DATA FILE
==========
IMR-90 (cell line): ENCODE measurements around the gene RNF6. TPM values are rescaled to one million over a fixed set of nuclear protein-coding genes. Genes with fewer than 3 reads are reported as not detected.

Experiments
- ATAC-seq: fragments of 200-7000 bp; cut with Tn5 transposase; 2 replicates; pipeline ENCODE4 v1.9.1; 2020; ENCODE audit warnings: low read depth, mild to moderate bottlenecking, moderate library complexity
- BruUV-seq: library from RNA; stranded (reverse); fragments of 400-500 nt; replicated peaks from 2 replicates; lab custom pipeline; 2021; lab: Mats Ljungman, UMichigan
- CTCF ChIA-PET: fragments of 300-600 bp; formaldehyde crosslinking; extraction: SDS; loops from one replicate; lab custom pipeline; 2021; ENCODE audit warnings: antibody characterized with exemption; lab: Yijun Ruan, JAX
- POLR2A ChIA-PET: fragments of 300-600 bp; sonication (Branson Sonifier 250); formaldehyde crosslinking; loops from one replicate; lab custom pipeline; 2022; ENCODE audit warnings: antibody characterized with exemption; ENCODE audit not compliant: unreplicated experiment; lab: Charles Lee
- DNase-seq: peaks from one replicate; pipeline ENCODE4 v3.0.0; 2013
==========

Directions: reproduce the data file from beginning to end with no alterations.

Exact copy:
IMR-90 (cell line): ENCODE measurements around the gene RNF6. TPM values are rescaled to one million over a fixed set of nuclear protein-coding genes. Genes with fewer than 3 reads are reported as not detected.

Experiments
- ATAC-seq: fragments of 200-7000 bp; cut with Tn5 transposase; 2 replicates; pipeline ENCODE4 v1.9.1; 2020; ENCODE audit warnings: low read depth, mild to moderate bottlenecking, moderate library complexity
- BruUV-seq: library from RNA; stranded (reverse); fragments of 400-500 nt; replicated peaks from 2 replicates; lab custom pipeline; 2021; lab: Mats Ljungman, UMichigan
- CTCF ChIA-PET: fragments of 300-600 bp; formaldehyde crosslinking; extraction: SDS; loops from one replicate; lab custom pipeline; 2021; ENCODE audit warnings: antibody characterized with exemption; lab: Yijun Ruan, JAX
- POLR2A ChIA-PET: fragments of 300-600 bp; sonication (Branson Sonifier 250); formaldehyde crosslinking; loops from one replicate; lab custom pipeline; 2022; ENCODE audit warnings: antibody characterized with exemption; ENCODE audit not compliant: unreplicated experiment; lab: Charles Lee
- DNase-seq: peaks from one replicate; pipeline ENCODE4 v3.0.0; 2013